The upcoming Summer Olympics in London isn’t the first time that the UK has been the host nation for the games. There’s an interesting and unique history to the Olympics experience in Great Britain. The first time that London, England was chosen as the host city for the Summer Olympics was way back in 1908.
The second time, the International Olympic Committee (IOC) awarded the planned 1944 Olympic Summer Games to London in June of 1939. However, a very significant unscheduled event occurred that changed those preliminary plans — that being World War II — and the 1944 games were cancelled.
Post-war London was invited to apply for the allocation of the next Summer Games, scheduled for 1948. Then in March 1946 the IOC awarded those games, once again, to London, England. Now, the upcoming London 2012 Summer Olympics will actually set a record — for the only city to host this major sporting event three times.
Preparations for the Olympic Games
While it’s likely that the current state of the European economy has meant that the London Organising Committee of the Olympic Games and Paralympic Games (LOCOG) must manage its infrastructure investment and expenses very wisely, by comparison, it’s not like the circumstances of the post-war London of 1948.
It’s reported that London’s second Olympic games experience required some unusual cost-saving measures, to help a nation that was still engaged in the long and slow economic recovery from a debilitating war. Just imagine, the visiting athletes were asked to bring their own towels to the sporting events. Now, that’s what I would call frugal.
Regardless, proving once again that the British spirit and determination will prevail, the 1948 games were considered a resounding success — with 4689 competing athletes from 59 nations around the world, that participated in a total of 136 events.
From a communication and media perspective, the 1948 games resulted in the first British television broadcast of the Olympics. However, most people who were unable to attend in person actually experienced the games via some of the most enthusiastic and vivid broadcast radio commentary of that time.
Clearly, there are several meaningful ways to interpret the legacy of the Olympic Games. There’s the historic cultural connection to Athens, Greece. Then there’s the post-event application of the sport stadiums and other related Olympic venue facilities, such as those in Utah, USA. And, taken from a broader perspective, there’s the aspirations for community regeneration and economic growth, that’s about to occur in East London.
Communications Assets for the Most Connected Olympics
This year, sixty-four years after the last time the Olympic Games were held in London, it will be a significantly different scenario. Granted, the focal point is still the sports events and the participants. It’s estimated that 14,500 athletes from over 200 countries will participate in approximately 700 events in London and in other select locations throughout Britain.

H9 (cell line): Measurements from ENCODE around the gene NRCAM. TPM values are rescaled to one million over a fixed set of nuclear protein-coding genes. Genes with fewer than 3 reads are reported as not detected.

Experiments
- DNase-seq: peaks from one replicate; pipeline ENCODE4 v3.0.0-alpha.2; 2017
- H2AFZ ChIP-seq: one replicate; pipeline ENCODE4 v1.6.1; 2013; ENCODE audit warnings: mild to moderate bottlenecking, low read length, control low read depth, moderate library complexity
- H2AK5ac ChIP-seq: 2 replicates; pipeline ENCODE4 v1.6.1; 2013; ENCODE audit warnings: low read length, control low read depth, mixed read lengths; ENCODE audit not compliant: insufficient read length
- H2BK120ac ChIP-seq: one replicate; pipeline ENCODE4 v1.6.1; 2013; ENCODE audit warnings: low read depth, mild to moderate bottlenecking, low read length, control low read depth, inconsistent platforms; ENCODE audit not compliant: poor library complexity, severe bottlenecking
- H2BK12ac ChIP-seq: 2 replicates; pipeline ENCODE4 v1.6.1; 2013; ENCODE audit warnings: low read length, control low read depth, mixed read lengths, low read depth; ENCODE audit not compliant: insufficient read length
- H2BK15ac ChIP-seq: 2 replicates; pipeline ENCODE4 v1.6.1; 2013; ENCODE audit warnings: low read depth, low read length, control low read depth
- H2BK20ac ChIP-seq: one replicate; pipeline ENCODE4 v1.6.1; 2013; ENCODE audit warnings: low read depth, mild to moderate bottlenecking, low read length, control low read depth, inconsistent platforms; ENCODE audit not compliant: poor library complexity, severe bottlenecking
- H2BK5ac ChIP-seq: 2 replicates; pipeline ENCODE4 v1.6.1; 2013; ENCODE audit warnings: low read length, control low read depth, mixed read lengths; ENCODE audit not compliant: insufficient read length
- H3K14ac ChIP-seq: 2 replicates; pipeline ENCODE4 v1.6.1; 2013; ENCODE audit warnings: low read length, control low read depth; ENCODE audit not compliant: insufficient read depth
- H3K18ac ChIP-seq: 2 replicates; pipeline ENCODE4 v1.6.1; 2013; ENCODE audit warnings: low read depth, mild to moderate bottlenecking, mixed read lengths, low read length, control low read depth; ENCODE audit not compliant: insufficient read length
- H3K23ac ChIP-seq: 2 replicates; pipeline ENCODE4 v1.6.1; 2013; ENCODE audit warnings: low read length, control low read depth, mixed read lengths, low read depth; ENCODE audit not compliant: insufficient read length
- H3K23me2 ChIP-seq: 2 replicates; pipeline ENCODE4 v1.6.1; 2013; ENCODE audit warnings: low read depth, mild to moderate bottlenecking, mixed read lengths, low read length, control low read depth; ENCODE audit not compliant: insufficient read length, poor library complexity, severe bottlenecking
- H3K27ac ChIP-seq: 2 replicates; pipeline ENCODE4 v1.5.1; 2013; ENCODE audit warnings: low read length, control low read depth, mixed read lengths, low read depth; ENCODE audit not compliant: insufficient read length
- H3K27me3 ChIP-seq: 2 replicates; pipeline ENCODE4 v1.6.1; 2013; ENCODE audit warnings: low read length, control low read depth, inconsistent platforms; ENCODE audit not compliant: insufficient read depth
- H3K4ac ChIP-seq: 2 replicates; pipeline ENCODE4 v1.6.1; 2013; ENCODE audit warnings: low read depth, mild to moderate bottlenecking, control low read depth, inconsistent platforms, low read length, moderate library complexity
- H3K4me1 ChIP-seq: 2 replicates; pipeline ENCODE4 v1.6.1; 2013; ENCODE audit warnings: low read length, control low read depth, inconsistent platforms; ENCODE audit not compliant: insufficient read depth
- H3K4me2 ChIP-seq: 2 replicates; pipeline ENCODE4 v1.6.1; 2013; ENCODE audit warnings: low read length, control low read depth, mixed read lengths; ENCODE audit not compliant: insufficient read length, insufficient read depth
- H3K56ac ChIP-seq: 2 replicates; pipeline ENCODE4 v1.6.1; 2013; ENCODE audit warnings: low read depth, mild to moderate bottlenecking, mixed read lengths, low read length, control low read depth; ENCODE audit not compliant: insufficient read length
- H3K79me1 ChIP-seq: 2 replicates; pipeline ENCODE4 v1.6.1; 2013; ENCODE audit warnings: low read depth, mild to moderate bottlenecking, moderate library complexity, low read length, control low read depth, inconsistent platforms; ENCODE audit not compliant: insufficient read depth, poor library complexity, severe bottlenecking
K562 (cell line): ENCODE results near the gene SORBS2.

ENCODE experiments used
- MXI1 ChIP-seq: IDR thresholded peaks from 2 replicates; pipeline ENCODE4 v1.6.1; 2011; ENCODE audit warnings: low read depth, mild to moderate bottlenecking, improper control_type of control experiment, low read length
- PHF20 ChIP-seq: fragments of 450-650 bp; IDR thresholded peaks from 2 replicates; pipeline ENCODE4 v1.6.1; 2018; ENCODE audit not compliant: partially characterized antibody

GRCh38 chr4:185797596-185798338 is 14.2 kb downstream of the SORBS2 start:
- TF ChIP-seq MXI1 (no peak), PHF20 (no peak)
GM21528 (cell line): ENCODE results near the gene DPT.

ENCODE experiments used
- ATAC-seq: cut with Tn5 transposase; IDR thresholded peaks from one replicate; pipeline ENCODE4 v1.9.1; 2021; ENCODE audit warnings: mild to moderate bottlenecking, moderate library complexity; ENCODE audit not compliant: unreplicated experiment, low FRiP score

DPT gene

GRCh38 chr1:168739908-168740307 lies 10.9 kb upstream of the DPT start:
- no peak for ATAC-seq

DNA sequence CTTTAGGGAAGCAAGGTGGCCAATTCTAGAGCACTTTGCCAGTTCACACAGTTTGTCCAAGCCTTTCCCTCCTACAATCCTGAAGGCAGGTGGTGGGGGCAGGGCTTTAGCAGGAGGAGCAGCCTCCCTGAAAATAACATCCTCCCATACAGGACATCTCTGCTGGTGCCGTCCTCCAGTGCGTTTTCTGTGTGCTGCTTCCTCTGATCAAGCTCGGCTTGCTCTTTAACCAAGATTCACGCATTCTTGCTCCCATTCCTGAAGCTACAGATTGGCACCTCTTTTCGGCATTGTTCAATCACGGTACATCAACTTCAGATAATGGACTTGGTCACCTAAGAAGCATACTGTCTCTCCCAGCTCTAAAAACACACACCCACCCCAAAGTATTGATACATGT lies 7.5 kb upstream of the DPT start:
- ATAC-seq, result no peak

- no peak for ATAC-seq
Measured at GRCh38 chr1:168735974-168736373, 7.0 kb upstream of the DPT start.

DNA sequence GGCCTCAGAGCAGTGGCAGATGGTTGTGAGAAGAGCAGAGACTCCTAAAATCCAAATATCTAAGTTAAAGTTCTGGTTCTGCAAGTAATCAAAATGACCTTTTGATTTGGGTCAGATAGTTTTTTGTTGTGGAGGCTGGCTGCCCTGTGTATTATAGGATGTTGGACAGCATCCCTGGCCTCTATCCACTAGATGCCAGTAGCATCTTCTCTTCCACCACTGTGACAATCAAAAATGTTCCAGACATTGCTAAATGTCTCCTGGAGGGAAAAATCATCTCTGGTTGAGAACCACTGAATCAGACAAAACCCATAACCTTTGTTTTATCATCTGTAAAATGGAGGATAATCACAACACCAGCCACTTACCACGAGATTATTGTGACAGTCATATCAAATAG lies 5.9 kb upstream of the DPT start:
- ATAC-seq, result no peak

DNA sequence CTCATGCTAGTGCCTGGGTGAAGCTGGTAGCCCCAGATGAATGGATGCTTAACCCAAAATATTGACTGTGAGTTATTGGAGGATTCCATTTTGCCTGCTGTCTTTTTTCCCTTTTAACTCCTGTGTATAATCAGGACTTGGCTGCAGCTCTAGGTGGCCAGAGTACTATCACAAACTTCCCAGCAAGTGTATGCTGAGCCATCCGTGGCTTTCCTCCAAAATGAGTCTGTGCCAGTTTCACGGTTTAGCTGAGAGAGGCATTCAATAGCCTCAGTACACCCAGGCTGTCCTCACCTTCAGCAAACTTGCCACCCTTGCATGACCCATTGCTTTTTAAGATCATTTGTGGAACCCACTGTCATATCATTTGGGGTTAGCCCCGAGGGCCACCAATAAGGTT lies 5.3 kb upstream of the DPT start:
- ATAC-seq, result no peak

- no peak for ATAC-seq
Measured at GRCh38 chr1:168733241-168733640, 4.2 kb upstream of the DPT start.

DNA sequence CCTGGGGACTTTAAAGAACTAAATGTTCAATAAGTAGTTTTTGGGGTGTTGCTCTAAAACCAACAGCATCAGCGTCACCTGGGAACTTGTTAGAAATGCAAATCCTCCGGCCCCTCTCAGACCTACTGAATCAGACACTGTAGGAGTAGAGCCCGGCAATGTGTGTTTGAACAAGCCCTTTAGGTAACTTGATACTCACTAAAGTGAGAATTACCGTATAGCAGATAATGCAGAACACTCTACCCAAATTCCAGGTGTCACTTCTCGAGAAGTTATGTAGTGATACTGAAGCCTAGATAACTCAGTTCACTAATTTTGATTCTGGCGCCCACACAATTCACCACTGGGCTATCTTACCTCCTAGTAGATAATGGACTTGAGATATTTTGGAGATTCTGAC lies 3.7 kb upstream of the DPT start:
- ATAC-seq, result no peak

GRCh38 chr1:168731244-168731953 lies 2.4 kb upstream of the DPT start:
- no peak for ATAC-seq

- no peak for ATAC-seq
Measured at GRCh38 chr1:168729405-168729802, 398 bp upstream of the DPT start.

Moreover, 22,000 media representatives will be in attendance for the duration of these events to help capture and record all the personal stories and collective achievements of the athletes.
As the opening ceremony and numerous sporting events are staged, it’s anticipated that four billion people around the globe will be watching one of the many live video broadcasts or the recorded highlights — some will watch on a traditional TV set, while others will view the ongoing action on a variety of mobile devices.
As I’ve mentioned before, UK communications service provider BT Group will carry every image, every commentary, every sports report, and every visit to the London 2012 Games web site — in addition to the millions of phone calls, emails, and text messages.
There are many reasons why this year’s London Summer Olympics is being called the most connected sporting event the world has ever seen – it’s a compelling and engaging behind-the-scenes backstory. This is the first in a series of editorials where I’ll share some highlights of the noteworthy Information and Communications Technology (ICT) investments that enable these digital advances, and the organizations and people that will make it all happen.
The International Broadcast Centre (IBC) and the Main Press Centre (MPC) at the London 2012 Olympic Park will become the 24-hour hub for the world’s visiting news agencies and their media correspondents that will report on the numerous events. Next, I’ll be outlining the foundational communications network infrastructure at these facilities and other key locations.
Learn more about Cisco’s role as the official Olympic Network infrastructure provider — follow the ongoing storyline, as these stories emerge and unfold.